What sort of direction did you get on the character? Does He have a name? Was there any backstory? How was he described to you?
As I mentioned earlier, direction at the actual shoot was minimal. They had liked my audition performance so much that they suggested that I just go with the same sort of frenetic rant. So I did, and then some.

My original audition notes say, "Kindly, trustworthy CEO/announcer type begins calmly describing Kodak's new commitment to digital imagery and then escalates to a fever pitch - almost insane." No backstory. People at CES kept calling me the "Booo-yah guy" and, so far, that's the only name he has.

I approached the first part of the dialogue from a stereotypical industrial video standpoint. The turning point in the script was, "But that kind of crap doesn't work anymore!" It was there that the escalation began, and the fun part was seeing just how far they'd let him go in his craziness. The director and agency team were up for anything, so I just let 'er rip. I remember that pulling and messing up my hair at the Annie Liebowitz reference got a great reaction. It's not often that even the crew bursts into applause at the end of a take, but it happened several times. Everything just seemed to come together beautifully.

I was going to ask about that. Did you improv any of the dialog or was it straight from the script?
I'm trying to remember. No, it was all straight off the page. But, then again, the copy didn't really need anything extra, in my opinion. Again, all I did was bring life to their words.

And you did a fantastic job of that. You're voice is great as well and you use it to great effect. Are there plans to do any more work with Kodak? Have they spoken to you about doing live events?
Thank you so much. The only live work I've done so far was at CES this week, at a Kodak pre-con event for an audience of about 250. After some rather dry (by design, I suspect) speeches from Kodak people, I was introduced as a special guest speaker who would go into detail about consumer-trending and how Kodak needs to respond. When I took the stage, the audience started laughing and cheering - knowing full well what they were in for. But I pressed on, as if nothing were unusual...tearing my suit coat off in a frenzied finale. I'm told it was the first time in the history of a Kodak pre-con event that a presentation ended with a standing ovation.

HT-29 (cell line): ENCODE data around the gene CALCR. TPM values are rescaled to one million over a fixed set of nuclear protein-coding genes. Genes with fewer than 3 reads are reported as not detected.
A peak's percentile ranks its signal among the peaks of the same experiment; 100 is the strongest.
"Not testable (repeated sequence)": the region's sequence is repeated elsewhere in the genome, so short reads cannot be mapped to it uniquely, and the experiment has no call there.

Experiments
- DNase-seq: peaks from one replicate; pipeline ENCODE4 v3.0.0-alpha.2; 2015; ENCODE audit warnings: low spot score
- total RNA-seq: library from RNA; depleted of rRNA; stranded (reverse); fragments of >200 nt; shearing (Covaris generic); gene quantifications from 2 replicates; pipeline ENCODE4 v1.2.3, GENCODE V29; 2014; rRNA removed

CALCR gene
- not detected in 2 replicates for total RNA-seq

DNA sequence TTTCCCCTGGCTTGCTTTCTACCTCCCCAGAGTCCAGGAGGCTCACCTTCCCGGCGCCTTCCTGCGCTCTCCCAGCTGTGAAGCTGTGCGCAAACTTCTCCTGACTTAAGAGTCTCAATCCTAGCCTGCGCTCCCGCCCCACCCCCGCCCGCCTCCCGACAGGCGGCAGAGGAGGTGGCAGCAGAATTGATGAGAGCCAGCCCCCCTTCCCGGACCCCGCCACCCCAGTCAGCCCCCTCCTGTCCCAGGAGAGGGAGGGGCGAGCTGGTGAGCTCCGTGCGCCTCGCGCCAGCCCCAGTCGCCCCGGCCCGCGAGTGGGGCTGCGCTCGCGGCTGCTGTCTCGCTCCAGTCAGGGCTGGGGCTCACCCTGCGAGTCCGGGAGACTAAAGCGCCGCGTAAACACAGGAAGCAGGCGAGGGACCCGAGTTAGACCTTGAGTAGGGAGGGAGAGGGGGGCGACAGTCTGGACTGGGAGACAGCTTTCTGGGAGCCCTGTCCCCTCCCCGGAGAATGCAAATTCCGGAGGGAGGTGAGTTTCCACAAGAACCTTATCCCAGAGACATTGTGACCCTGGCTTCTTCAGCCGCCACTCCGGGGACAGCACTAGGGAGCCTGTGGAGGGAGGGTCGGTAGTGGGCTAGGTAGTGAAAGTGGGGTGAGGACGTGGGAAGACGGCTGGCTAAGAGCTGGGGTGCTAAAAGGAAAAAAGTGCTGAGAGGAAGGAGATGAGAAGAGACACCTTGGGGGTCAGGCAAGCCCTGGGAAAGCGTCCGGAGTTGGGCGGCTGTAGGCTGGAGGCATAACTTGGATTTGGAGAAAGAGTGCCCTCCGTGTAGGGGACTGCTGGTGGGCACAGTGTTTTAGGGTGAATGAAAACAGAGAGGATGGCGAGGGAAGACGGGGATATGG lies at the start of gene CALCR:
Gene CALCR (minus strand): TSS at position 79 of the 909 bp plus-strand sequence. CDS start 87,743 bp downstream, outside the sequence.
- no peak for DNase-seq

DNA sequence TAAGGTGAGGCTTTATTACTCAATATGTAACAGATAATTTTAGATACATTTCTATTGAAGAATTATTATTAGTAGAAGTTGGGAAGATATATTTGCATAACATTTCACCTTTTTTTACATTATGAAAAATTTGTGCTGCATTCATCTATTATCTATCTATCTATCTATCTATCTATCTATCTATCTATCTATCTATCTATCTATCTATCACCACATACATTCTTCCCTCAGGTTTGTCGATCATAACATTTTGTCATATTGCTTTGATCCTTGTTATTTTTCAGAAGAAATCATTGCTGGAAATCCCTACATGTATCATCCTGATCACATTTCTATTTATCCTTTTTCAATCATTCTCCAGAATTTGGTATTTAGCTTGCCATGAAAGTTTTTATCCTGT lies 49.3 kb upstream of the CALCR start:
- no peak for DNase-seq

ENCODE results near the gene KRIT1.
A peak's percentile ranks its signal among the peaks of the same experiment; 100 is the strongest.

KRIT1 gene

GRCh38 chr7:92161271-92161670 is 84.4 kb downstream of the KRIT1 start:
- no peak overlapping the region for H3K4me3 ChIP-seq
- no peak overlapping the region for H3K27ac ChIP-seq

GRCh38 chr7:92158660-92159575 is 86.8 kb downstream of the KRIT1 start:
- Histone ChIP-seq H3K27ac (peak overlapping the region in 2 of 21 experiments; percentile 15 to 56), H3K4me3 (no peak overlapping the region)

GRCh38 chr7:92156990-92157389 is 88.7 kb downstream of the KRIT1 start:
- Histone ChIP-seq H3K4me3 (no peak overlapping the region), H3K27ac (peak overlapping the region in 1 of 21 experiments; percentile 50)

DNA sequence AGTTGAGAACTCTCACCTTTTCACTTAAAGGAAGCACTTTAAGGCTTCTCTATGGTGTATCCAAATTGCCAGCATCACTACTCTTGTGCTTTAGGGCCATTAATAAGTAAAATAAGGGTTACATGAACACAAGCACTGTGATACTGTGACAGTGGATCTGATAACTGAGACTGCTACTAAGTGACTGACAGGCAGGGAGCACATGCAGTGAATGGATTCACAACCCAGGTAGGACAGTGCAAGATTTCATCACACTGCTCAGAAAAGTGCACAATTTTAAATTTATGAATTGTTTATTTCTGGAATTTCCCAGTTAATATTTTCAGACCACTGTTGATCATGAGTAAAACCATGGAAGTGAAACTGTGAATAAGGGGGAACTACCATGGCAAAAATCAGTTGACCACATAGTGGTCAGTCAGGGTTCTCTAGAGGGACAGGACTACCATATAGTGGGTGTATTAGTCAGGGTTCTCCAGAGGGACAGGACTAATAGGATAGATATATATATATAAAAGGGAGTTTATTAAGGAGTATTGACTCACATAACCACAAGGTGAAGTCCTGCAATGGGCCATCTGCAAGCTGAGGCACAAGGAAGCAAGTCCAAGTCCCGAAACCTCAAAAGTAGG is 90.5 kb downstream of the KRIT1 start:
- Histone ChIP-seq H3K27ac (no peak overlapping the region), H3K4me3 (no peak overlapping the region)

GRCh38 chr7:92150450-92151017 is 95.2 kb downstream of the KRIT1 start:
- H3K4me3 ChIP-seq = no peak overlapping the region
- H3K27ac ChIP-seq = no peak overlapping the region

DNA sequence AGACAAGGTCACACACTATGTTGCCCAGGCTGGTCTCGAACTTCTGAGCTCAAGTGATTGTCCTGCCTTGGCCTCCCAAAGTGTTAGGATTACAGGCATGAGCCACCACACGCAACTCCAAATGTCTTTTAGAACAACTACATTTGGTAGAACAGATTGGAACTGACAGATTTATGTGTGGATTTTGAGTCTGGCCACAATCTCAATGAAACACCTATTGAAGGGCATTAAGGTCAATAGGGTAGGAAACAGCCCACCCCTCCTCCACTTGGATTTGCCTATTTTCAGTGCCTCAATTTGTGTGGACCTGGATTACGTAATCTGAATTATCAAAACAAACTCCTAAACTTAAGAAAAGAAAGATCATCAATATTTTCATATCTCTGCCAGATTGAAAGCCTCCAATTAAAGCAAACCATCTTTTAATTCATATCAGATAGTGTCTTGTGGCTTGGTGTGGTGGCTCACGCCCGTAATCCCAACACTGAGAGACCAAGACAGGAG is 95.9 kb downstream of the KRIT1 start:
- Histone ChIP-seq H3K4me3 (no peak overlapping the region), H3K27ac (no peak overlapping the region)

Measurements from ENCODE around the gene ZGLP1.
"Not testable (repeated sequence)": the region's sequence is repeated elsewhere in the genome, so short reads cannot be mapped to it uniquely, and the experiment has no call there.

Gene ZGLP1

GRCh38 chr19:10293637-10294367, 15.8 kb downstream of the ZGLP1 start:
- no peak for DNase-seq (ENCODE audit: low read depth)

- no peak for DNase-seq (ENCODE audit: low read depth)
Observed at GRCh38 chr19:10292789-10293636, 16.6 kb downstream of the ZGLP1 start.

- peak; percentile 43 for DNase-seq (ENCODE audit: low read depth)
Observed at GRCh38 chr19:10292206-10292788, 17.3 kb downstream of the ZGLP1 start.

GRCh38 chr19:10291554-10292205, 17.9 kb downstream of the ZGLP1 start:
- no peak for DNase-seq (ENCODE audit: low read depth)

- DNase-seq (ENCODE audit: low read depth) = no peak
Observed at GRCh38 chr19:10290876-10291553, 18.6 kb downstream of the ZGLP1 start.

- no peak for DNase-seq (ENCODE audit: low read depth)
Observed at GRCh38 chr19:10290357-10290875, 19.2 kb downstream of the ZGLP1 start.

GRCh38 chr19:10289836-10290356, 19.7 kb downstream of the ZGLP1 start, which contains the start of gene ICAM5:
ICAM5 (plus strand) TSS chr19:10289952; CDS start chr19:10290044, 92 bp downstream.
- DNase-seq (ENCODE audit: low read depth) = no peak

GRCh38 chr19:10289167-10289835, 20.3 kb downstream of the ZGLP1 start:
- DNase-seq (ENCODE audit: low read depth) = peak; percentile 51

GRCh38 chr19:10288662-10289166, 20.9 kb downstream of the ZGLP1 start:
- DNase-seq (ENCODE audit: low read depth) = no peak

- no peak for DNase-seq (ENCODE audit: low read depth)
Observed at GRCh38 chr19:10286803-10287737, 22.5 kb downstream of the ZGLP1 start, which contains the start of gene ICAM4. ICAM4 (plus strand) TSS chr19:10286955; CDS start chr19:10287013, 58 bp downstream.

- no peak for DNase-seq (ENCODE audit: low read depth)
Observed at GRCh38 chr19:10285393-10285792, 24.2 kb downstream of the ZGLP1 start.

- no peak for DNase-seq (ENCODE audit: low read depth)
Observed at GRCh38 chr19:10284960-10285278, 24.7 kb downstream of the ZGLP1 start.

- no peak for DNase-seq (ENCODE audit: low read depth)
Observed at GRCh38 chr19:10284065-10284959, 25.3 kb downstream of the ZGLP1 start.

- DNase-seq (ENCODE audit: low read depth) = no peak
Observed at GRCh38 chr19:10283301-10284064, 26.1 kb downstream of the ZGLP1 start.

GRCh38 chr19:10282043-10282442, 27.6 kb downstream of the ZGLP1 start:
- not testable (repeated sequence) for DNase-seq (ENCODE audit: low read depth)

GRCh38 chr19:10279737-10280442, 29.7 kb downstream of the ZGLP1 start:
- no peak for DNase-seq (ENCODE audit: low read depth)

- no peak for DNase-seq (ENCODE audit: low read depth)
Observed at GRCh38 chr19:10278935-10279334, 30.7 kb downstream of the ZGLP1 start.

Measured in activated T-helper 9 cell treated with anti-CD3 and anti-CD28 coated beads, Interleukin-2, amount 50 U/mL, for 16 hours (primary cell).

As for the possibility of more Kodak work, there was a brief mention at CES about a possible appearance at the upcoming PMA show in Las Vegas, but nothing solid as yet.

I feel as if I've lucked into something rather groundbreaking here, and I'd be delighted to be a part of whatever plans Kodak may have for this wonderfully truthful and eccentric character's continued existence. After all, my wife and I were using Kodak products long before this came about. I don't think they even know that. Well, they do now. So it wouldn't be a stretch at all.

Do you won a digital camera?
My wife and I own several digital cameras, yes.

Any of them Kodak models?
Yup. Three of our four cameras are Kodak. The one that isn't was a 2 megapixel Christmas gift several years ago that's now an antique, and we just haven't disposed of it yet.

The AVN awards happen as the same time as CES in Vegas. Did you see anything interesting?
Laughing. Nope, I was pretty much cloistered inside my hotel for much of my CES visit. Only made it to the actual CES show on opening day, and that was a zoo. Didn't see anything "interesting", as you put it, and that's probably a good thing.

What's next? Do you have any upcoming projects? Anything you want to plug?
Nothing really exciting coming up with film or television at the moment. Had a very nice year, though, with recurring roles on NBC's "Windfall", ABC's "Commander in Chief", and guest spots on several other episodics. Added "Pulse" and the upcoming "Rendition" to my film reportoire, and am looking forward to seeing what pilot season might offer this year.

That's what's so fun about my business. You never know what's around the corner. Last May I never imagined that I'd soon be mobbed as the Kodak "Boo-yah guy" at CES. Not in a million years. And I couldn't be more proud.